Putin joins mass Soviet-style May Day march
Russia’s president-elect Vladimir Putin on Tuesday joined over 150,000 people in a Soviet-style march through Moscow to celebrate labour day and show off public support ahead of his inauguration.
Accompanied by kitsch brass music and surrounded by multi-coloured balloons, Putin and outgoing President Dmitry Medvedev led the most extensive May Day march in Russia since the fall of the Soviet Union.
Police said around 150,000 people took part in the “Holiday of Labour and Spring” march in Moscow, by coincidence similar to the numbers said by the opposition to have shown up at anti-Putin demonstrations over the last months.
The authorities appear keen to revive worker celebrations and make May Day a centrepiece of the year as Putin seeks to hold onto popular support as he heads back to the Kremlin in defiance of the anti-government protests.
Marchers unfurled huge banners proclaiming the names of their factories and unions as bands played rousing music that could have been taken from the score of a Soviet film.
“The Union of Machine Builders! Hurray!” declaimed the announcer as another workers group filed past the town hall on Moscow’s Tverskaya Avenue.
In an event that struck a chord with those nostalgic for the mass parades projecting Russian power in Soviet years, the crowds packed the avenue from the Kremlin to its end as far as the eye could see.
Wearing a suit without a tie under the bright spring skies, Putin led the march next to a white overcoat-clad Medvedev and surrounded by supportive banners like “Workers for Medvedev and Putin!”.
It was the first time for years that Russia’s rulers had joined the May Day rally, a key day in the calendar in the Communist Soviet Union. The last such appearance is believed to have been by Boris Yeltsin in the 1990s.
In a highly unusual joint public appearance on the streets of Moscow, Putin and Medvedev mingled with some of the marchers. “How are you doing?” asked Medvedev. “Great!” chorused the workers.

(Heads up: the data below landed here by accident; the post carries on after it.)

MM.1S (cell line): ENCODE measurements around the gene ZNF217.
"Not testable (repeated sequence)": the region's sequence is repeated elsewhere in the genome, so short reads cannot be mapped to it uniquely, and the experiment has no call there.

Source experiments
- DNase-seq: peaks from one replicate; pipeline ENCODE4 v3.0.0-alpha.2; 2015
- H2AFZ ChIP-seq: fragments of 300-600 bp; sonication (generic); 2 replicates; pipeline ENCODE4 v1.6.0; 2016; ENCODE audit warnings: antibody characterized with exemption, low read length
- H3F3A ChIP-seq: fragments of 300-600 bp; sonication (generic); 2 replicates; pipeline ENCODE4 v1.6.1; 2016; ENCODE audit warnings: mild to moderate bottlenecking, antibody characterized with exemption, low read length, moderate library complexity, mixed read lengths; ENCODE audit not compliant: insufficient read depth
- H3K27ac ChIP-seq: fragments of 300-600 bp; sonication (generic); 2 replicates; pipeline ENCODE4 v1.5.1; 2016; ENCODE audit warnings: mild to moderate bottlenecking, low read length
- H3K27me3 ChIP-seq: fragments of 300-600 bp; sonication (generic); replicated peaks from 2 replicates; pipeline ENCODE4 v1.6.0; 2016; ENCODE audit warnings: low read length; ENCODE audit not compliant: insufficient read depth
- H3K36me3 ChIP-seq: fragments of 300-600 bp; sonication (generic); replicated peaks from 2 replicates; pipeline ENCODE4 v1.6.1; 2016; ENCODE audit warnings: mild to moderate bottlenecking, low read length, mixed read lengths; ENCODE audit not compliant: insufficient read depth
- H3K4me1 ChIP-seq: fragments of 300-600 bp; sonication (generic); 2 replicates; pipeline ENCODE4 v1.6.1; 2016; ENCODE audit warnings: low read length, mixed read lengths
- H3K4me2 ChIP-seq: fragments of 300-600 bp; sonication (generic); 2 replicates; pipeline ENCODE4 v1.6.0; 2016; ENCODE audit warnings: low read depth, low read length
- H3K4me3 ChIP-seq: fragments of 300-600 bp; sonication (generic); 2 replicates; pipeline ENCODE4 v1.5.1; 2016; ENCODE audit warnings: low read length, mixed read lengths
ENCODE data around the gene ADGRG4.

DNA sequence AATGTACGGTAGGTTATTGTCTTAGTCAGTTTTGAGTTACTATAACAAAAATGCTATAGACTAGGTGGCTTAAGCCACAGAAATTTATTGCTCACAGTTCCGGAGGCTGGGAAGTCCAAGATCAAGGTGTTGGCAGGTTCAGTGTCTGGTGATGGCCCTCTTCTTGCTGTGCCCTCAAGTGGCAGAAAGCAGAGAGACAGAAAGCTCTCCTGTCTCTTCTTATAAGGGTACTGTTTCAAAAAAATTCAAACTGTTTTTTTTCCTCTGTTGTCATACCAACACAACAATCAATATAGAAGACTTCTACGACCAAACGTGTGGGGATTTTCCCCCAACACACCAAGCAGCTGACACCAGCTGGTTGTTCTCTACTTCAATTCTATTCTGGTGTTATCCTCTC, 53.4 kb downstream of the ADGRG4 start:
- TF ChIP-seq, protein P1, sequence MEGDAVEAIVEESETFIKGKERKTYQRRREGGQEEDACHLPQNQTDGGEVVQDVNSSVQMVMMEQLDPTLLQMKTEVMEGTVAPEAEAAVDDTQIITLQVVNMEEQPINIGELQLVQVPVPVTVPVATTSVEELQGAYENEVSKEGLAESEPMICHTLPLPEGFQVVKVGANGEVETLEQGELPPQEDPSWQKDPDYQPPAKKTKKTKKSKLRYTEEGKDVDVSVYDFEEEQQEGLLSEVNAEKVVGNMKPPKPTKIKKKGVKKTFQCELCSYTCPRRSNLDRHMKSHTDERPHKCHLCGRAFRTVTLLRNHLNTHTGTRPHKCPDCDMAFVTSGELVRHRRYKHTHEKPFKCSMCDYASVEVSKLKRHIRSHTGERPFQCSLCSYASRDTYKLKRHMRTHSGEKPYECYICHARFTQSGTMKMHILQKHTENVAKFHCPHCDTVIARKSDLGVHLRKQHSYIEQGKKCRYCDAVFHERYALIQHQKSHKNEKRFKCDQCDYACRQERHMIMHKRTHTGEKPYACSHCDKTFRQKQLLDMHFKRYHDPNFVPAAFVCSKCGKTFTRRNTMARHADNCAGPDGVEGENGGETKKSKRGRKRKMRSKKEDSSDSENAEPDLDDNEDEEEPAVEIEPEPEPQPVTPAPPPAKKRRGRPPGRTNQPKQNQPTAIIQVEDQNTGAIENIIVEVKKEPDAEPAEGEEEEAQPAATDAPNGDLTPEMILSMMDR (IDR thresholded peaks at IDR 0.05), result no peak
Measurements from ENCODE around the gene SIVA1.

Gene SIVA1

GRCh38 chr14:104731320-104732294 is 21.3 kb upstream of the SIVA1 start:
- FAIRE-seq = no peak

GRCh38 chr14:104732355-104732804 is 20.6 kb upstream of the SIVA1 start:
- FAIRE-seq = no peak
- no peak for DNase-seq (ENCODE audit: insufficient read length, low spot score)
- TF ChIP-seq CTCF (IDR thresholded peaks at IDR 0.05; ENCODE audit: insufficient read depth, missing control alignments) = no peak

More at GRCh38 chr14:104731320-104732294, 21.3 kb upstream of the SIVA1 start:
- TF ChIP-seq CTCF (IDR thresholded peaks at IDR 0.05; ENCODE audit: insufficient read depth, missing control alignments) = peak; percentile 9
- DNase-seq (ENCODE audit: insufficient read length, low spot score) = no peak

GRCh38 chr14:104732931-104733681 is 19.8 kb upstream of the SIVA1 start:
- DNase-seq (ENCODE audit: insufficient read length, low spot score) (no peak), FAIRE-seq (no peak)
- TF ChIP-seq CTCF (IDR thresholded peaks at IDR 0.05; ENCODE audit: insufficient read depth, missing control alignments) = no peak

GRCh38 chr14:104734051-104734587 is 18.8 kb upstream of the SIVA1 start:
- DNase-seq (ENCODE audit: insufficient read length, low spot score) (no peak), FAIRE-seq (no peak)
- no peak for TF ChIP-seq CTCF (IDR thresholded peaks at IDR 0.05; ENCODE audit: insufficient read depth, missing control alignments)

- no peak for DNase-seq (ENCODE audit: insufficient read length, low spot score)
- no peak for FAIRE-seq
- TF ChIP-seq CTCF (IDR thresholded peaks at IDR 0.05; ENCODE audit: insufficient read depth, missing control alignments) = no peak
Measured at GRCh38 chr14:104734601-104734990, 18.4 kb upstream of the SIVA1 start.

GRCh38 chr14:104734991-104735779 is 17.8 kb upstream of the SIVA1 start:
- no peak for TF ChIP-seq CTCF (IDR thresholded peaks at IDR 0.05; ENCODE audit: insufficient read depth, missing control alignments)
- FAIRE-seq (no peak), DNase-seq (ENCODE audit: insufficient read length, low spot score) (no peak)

“Let’s do this every year, let’s make it a tradition!” one participant suggested to Russia’s top two, while others asked about burning issues like how they stayed in such good form and if they read horoscopes.
In another move to gladden Soviet nostalgia fans, the pair then popped in with their entourage to the Zhiguli bar in central Moscow, a venue renowned back in Soviet times as a place for cheap beer and less-than-sober chatter.
Sat on benches around a table laden with Russian delicacies like dried salted fish, they clanked mugs of beer and tucked into a meal, television pictures showed.
A march organised by the Communist Party — still the largest official opposition to ruling party United Russia — paled in comparison and attracted 3,500 people, police said.
Putin is due to be inaugurated as president in a May 7 ceremony after his March 4 election victory which the opposition claims was de-legitimised by fraud.
He is returning to the Kremlin job he held from 2000-2008 after a four year stint as prime minister while the post of head of state was occupied by Medvedev, who was widely ridiculed as a seat-warmer.
Putin appears to be counting on the working-class as the bedrock of his support as he heads into his six year term with Russia’s burgeoning white collar middle class increasingly critical of his rule.
The anti-Putin opposition decided against holding a rally in Moscow on May 1 and instead are saving their forces for a so-called “march of millions” on May 6 which they hope will attract over 100,000 people to challenge the strongman.